Caloric restriction appears to extend lifespan in mammals. Kark et al performed a longitudinal study of a cohort of Israeli men (n = 405) and women (n = 204) assessing leukocyte telomere length over time correlated with caloric intake and polyunsaturated fatty acid intake. Dietary intake was assessed at baseline (mean age 30.1 years) by food questionnaire and telomere length was assessed by Southern Blot at baseline and follow up (mean age 43.2 years). This study found an inverse relationship between baseline energy intake and telomere length in men (P = 0.0005) but not in women. Between the highest and lowest quintiles of energy intake, telomere length was different by about 244 base pairs (95% confidence interval [CI], 59-429). Between the highest and lowest quintiles of telomere length, caloric intake difference was about 440 kcal (95% CI, 180-700).6
Mason et al assessed telomere length at baseline and after 12 months in 439 overweight menopausal women randomized to one of four arms: dietary weight loss, diet and aerobic exercise, aerobic exercise, or control. At baseline, measures of telomere length were inversely related to age (P < 0.01) and positively related with fitness measured by maximal oxygen uptake (P = 0.03) but not with body mass index (BMI) or percentage body fat. About 48% of the study cohort experienced a net increase in telomere length and this increase was greatest in subjects with lower telomere lengths at baseline. However, there was no change in telomere length in any intervention group compared to controls.7
Kiefer et al studied cohorts of premenopausal
(n = 36) and postmenopausal (n = 20) women to determine if telomere length was linked to self-reported dietary restraint, defined as chronic pre-occupation with weight and repeated attempts to reduce food intake. They hypothesized that this kind of dietary restraint creates physical and psychological stress and should be associated with shorter telomeres. In both of these small cohorts, higher levels of self-reported dietary restraint were associated with shorter telomere length independent of age, BMI, or smoking status (P < 0.01 for the younger cohort; P < 0.001 for the older cohort).8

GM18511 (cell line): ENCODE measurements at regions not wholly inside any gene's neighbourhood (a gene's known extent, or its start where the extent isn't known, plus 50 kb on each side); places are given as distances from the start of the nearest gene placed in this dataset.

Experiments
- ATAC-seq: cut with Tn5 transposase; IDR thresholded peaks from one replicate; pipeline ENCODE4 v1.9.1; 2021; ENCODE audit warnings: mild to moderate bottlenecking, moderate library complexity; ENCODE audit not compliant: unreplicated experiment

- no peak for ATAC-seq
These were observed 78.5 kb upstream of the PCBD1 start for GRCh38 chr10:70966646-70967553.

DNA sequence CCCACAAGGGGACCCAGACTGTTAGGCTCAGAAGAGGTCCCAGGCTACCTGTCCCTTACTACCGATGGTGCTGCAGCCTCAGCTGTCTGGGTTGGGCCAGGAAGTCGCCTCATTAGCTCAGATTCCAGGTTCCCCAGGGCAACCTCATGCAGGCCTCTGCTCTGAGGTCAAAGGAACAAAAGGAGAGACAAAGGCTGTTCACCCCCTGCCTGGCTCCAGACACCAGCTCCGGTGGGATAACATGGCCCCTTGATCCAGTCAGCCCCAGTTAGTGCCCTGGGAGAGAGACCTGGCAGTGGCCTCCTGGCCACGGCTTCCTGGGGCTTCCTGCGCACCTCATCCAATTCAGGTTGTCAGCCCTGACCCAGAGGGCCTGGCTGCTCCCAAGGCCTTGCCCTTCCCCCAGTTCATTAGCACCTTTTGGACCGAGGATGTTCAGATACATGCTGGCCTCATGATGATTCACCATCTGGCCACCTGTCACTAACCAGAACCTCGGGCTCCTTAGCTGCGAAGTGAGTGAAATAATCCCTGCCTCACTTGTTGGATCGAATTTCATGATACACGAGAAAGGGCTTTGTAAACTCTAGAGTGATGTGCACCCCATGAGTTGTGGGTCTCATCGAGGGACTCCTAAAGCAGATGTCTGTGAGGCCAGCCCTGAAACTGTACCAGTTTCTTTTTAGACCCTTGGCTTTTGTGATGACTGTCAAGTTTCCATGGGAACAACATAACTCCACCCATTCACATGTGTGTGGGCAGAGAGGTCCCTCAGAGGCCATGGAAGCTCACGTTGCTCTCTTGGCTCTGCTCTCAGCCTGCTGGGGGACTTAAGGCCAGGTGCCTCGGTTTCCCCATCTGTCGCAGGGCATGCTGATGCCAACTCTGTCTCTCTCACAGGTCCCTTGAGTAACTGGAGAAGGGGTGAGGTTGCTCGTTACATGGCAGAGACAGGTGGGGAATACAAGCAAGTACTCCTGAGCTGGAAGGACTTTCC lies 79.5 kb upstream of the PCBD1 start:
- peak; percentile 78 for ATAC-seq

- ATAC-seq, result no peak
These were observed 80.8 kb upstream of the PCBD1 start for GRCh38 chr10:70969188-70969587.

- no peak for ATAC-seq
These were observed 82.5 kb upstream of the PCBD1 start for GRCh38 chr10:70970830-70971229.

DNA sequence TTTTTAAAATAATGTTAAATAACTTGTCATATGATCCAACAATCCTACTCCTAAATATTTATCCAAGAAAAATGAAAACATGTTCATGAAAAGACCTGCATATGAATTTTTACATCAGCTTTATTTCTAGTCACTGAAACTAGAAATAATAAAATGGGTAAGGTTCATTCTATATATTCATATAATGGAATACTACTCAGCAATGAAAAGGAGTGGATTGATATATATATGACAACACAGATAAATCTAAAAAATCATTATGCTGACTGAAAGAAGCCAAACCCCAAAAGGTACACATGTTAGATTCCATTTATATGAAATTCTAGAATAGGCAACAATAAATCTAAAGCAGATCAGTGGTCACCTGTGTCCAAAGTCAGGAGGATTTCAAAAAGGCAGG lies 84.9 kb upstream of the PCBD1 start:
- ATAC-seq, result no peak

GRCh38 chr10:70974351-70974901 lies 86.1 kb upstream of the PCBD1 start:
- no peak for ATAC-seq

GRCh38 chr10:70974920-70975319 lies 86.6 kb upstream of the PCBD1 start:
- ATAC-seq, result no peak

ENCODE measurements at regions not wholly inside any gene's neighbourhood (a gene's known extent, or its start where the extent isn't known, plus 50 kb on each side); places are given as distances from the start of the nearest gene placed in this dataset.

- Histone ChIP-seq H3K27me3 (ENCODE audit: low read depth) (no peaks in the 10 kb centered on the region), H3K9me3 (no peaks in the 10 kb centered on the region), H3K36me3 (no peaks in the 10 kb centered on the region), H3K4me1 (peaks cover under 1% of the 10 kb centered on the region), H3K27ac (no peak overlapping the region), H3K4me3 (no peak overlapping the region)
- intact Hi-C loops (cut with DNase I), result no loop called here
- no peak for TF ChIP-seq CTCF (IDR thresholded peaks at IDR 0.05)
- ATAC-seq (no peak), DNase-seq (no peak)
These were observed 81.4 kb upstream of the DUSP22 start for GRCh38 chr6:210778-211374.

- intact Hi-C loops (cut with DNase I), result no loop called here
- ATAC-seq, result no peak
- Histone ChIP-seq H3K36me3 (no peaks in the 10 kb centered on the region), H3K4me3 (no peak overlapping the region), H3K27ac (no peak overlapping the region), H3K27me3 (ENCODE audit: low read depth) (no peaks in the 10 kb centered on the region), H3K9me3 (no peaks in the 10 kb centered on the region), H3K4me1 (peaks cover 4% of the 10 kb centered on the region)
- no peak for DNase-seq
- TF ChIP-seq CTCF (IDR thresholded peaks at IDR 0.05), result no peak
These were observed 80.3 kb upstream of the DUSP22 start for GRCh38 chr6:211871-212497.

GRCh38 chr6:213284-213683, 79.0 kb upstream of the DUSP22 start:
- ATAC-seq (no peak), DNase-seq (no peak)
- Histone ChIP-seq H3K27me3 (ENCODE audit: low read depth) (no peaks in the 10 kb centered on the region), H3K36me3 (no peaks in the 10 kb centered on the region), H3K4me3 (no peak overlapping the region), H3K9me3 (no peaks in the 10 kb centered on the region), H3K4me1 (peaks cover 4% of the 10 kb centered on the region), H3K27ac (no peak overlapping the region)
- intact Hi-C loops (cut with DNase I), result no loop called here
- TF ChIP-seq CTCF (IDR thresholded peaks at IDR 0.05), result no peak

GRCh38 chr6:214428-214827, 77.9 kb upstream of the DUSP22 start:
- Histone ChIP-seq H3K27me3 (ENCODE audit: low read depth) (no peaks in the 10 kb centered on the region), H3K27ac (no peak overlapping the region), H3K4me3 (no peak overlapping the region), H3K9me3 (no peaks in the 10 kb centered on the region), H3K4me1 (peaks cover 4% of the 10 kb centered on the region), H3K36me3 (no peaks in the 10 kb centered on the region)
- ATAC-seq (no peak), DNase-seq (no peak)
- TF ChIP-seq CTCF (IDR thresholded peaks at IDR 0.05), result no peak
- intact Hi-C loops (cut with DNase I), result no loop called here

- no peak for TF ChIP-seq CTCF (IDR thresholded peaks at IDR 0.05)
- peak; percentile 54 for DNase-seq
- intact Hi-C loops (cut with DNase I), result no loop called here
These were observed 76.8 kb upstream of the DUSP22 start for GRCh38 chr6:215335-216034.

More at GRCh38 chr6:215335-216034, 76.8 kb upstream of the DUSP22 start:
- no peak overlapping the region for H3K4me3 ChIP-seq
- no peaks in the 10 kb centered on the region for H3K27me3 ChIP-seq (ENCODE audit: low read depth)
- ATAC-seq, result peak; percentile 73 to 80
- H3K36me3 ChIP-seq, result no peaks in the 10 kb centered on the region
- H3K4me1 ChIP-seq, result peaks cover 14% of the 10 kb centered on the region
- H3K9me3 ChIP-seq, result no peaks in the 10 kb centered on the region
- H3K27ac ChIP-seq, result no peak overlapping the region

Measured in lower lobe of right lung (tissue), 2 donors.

Using data from 840 Hispanic, white, and black adults from the Multi-Ethnic Study of Atherosclerosis (MESA) in a cross-sectional study, Nettleton et al evaluated the relationship between telomere length and known dietary patterns, foods, and beverages associated with markers of inflammation. Only processed meat intake was inversely associated with telomere length (P = 0.006).9
Bocardi et al studied the effect of different levels of adherence to a Mediterranean diet in 217 elderly subjects on telomere length and telomerase activity. The high adherence group had longer leukocyte telomere length and higher telomerase activity (P = 0.003 and P = 0.013, respectively) than medium and low adherence groups. The correlation of the Mediterranean diet with telomere length and telomerase activity was independent of age, gender, and smoking status. Higher telomerase levels were associated with increased healthy status as measured by the Barthel Activities of Daily Living Index, a validated questionnaire to assess physical function
(P = 0.022).10
Ornish et al studied the effects of 3 months of intensive lifestyle changes on telomerase activity in peripheral blood mononuclear cells in 30 men with biopsy-proven, low-risk prostate cancer. This lifestyle intervention consisted of a very low fat, whole foods, plant-based diet, 30 minutes of walking 6 days per week, a stress management program 60 minutes daily 6 days per week, and a 1-hour group support session per week. Diet was supplemented with soy (tofu plus soy protein powder), 3 g of fish oil daily, 100 IU of vitamin E daily, 200 mcg of selenium daily, and 2 g of vitamin C daily. Telomerase activity increased significantly from baseline (P = 0.031), and increases in telomerase activity were associated with decreases in low-density lipoprotein cholesterol (P = 0.041) and psychological distress (P = 0.047).11 In a follow-up study 5 years after the original data were collected, blood samples from 10 men in the intervention cohort were evaluated for relative telomere length and telomerase activity again and compared to baseline. They were compared to a control group of 25 men with low-risk prostate cancer who underwent only active surveillance during the study period. The degree of change in telomere length and telomerase activity was studied in relationship to the degree of lifestyle change over this 5-year interval. Relative telomere length increased in the intervention group and decreased in the controls (P = 0.03). Adherence to the lifestyle intervention was determined using a "lifestyle adherence score" and for each percentage increase in this score, relative telomere length increased by 0.07 T/S units (telomere to single copy gene ratio) with a 95% CI of 0.02-0.12 and P value of 0.005. Telomerase activity decreased from baseline in both the intervention and control groups, but significantly less so in the intervention group: average decrease of 0.25 units in the lifestyle intervention group vs 1.08 units in the control group. This difference was not statistically significant (P = 0.64) and was independent of adherence to lifestyle changes.12